Twitter users reveal personal information in latest 'trend' for 'porn names'

News by Dan Raywood

Many users of micro-blogging website Twitter have inadvertently shared personal information via a new trending topic.

Many users of micro-blogging website Twitter have inadvertently shared personal information via a new trending topic.


The topic, named ‘Twitterpornnames', based on a popular drinking game, encourages users to reveal the name of their first pet and the street they grew up to create their ‘porn name', that they are then sharing on Twitter.


However industry experts have warned users not to give out their personal details and claimed that the trend, which has been running through most of today, is a scam engineered to steal people's details.


Graham Cluley, senior technology consultant at Sophos, claimed that by revealing such personal details, ‘thousands of people are potentially making life easy for identity thieves eager to mine information from the micro-blogging website'.


Cluley said: “The problem is that many sites (such as web email providers) may ask you what the name of your first pet was if you ever forget your password and wish to reset it. So, a hacker could grab details like your pet's name to try and crack into your email account.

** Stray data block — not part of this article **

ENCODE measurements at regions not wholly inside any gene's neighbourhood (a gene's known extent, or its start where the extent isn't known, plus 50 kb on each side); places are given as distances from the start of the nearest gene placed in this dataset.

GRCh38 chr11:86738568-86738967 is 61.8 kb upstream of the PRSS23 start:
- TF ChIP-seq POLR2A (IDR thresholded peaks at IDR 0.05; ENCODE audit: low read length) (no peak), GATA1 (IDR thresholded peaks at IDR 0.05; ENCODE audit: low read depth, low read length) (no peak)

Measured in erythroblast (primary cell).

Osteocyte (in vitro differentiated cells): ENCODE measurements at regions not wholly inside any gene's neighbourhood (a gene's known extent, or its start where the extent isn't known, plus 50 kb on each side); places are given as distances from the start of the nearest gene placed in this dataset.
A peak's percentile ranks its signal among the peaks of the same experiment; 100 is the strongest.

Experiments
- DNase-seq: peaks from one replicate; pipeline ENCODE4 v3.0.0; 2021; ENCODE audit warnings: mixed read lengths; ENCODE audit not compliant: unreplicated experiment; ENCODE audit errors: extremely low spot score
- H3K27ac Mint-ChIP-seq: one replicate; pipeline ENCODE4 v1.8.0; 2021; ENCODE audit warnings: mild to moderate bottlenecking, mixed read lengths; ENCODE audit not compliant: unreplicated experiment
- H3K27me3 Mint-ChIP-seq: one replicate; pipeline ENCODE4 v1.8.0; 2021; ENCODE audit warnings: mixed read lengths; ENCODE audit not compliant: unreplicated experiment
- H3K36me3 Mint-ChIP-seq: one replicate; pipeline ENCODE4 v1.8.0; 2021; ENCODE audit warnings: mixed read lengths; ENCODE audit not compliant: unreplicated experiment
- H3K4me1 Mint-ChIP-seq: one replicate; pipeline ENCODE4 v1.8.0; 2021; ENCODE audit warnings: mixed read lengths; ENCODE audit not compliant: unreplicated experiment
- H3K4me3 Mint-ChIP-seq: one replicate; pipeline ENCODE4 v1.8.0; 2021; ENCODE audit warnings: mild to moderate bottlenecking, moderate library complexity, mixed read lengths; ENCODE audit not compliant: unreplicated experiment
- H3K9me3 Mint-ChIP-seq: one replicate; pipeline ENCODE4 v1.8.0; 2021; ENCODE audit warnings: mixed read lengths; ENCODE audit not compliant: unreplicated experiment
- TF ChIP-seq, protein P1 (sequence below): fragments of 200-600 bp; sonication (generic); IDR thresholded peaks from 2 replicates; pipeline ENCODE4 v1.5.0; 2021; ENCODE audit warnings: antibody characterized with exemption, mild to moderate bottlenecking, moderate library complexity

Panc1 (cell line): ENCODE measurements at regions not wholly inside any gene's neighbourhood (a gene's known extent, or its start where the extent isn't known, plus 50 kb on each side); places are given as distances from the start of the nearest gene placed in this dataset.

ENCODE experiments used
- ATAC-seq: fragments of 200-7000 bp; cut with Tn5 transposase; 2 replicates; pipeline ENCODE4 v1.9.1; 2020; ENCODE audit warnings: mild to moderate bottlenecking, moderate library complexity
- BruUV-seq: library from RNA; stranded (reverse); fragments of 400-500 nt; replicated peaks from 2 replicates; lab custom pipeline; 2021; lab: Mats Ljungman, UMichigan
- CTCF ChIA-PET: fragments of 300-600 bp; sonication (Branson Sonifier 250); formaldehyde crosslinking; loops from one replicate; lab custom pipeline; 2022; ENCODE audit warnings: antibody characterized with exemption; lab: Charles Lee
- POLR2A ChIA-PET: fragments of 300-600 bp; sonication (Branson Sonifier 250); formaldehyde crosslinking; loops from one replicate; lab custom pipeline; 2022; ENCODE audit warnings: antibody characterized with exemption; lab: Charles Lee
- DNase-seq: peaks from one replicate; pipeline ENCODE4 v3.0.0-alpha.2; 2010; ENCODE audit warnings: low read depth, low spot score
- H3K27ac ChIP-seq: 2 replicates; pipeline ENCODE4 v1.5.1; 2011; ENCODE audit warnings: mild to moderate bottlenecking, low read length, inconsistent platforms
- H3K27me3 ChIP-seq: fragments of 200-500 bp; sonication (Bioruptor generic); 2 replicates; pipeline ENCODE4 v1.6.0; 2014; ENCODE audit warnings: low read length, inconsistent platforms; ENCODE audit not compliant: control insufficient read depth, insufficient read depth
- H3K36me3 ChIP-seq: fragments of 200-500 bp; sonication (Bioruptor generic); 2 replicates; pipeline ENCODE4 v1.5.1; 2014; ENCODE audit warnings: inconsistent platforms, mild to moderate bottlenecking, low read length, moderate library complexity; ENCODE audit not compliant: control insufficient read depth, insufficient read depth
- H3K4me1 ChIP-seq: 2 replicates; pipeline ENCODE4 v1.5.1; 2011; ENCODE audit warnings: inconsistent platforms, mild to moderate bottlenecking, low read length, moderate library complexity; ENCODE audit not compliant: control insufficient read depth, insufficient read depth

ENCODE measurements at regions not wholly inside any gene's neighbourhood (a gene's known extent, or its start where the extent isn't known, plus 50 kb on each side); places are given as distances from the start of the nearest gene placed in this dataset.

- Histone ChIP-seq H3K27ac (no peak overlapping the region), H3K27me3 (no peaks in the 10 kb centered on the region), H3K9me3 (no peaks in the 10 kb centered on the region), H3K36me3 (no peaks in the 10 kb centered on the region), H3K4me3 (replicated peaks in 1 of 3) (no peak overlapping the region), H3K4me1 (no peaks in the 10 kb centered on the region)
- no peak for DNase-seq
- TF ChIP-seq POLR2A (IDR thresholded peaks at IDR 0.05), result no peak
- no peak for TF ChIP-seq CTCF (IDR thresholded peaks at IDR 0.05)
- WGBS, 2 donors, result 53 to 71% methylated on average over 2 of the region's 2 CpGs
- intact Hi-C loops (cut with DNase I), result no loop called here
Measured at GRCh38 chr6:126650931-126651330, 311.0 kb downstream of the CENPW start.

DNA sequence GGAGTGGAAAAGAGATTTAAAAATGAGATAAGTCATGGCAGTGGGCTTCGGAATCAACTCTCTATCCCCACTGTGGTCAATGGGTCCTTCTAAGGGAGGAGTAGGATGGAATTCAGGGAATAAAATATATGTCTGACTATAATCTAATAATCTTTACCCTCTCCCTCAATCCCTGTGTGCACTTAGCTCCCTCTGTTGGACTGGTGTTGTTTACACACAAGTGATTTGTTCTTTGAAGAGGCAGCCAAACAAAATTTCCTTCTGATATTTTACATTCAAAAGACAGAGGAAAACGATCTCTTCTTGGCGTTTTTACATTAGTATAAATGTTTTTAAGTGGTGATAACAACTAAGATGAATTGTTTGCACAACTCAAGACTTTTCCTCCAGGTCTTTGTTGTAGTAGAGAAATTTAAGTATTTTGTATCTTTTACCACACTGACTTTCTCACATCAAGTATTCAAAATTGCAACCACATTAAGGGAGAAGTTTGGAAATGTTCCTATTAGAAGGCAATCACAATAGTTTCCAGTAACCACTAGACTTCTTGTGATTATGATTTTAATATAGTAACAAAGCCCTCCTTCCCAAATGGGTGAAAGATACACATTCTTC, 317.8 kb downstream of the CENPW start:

Meanwhile, Rik Ferguson, senior security advisor at Trend Micro, claimed that he was not sure if it was ‘conceived as a phishing scheme at the outset or as a reinvention of the playground/pub conversation', but believed that any disclosure of personal information is unwise.


Ferguson said: “The fact remains, giving out things like your mother's maiden name, name of your first pet, the street you grew up on is a very bad idea. Giving them out online in a public forum that is indexed by search engines is even [worse].


“This sort of information is gold dust to those people who have an interest in breaking into your online accounts through resetting the passwords. Next trend? #Twitterluckynumbers post your credit card number, CVV and expiry date.”

Cluley further advised people to lie when giving out personal information, whether via networking or when completing a registration, and to consider deliberately misspelling words for passwords.


“Although Twitter has warned people not to post personal details to the #Twitterpornnames, or indeed elsewhere on Twitter, it seems there is little that can be done to persuade some people”, said Cluley.

In an update, Ferguson said that he had spoke to the ‘man behind the hashtag' who is called PembsDave. He said: “It genuinely was set up as a fun thing to do and of course become a ‘trend' - but Chinese whispers changed it. Okay ‘proper' porn name is pets name + [mother's] maiden name but I felt that was too personal - hence head teacher.”


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